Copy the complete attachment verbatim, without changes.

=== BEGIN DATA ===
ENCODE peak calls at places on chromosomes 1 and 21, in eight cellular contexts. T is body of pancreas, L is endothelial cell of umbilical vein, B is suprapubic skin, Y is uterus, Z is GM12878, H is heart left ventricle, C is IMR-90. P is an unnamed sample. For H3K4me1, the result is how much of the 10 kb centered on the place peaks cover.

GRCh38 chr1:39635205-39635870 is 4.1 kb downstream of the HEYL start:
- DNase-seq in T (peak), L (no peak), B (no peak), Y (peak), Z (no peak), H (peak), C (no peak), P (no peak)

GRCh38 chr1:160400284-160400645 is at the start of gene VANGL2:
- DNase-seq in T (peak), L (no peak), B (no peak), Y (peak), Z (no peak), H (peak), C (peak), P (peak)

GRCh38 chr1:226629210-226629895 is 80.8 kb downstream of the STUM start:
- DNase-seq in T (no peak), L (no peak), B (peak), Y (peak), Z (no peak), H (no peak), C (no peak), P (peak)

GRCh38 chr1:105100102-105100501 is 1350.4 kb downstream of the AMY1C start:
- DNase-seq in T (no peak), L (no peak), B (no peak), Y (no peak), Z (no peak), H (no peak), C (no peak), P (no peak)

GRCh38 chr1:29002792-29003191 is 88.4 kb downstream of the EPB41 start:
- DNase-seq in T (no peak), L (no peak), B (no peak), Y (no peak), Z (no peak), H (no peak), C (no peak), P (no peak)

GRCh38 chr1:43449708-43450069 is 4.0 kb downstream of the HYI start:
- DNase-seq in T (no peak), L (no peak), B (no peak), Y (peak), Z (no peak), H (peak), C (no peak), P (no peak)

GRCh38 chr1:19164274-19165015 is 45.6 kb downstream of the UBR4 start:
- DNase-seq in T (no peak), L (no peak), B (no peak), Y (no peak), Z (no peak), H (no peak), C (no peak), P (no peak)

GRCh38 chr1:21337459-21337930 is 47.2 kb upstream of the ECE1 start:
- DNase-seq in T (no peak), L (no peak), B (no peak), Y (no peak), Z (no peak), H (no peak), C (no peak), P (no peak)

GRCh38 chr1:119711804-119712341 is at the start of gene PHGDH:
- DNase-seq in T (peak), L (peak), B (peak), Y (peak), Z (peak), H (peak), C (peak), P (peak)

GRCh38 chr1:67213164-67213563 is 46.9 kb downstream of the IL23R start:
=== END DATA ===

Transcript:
ENCODE peak calls at places on chromosomes 1 and 21, in eight cellular contexts. T is body of pancreas, L is endothelial cell of umbilical vein, B is suprapubic skin, Y is uterus, Z is GM12878, H is heart left ventricle, C is IMR-90. P is an unnamed sample. For H3K4me1, the result is how much of the 10 kb centered on the place peaks cover.

GRCh38 chr1:39635205-39635870 is 4.1 kb downstream of the HEYL start:
- DNase-seq in T (peak), L (no peak), B (no peak), Y (peak), Z (no peak), H (peak), C (no peak), P (no peak)

GRCh38 chr1:160400284-160400645 is at the start of gene VANGL2:
- DNase-seq in T (peak), L (no peak), B (no peak), Y (peak), Z (no peak), H (peak), C (peak), P (peak)

GRCh38 chr1:226629210-226629895 is 80.8 kb downstream of the STUM start:
- DNase-seq in T (no peak), L (no peak), B (peak), Y (peak), Z (no peak), H (no peak), C (no peak), P (peak)

GRCh38 chr1:105100102-105100501 is 1350.4 kb downstream of the AMY1C start:
- DNase-seq in T (no peak), L (no peak), B (no peak), Y (no peak), Z (no peak), H (no peak), C (no peak), P (no peak)

GRCh38 chr1:29002792-29003191 is 88.4 kb downstream of the EPB41 start:
- DNase-seq in T (no peak), L (no peak), B (no peak), Y (no peak), Z (no peak), H (no peak), C (no peak), P (no peak)

GRCh38 chr1:43449708-43450069 is 4.0 kb downstream of the HYI start:
- DNase-seq in T (no peak), L (no peak), B (no peak), Y (peak), Z (no peak), H (peak), C (no peak), P (no peak)

GRCh38 chr1:19164274-19165015 is 45.6 kb downstream of the UBR4 start:
- DNase-seq in T (no peak), L (no peak), B (no peak), Y (no peak), Z (no peak), H (no peak), C (no peak), P (no peak)

GRCh38 chr1:21337459-21337930 is 47.2 kb upstream of the ECE1 start:
- DNase-seq in T (no peak), L (no peak), B (no peak), Y (no peak), Z (no peak), H (no peak), C (no peak), P (no peak)

GRCh38 chr1:119711804-119712341 is at the start of gene PHGDH:
- DNase-seq in T (peak), L (peak), B (peak), Y (peak), Z (peak), H (peak), C (peak), P (peak)

GRCh38 chr1:67213164-67213563 is 46.9 kb downstream of the IL23R start: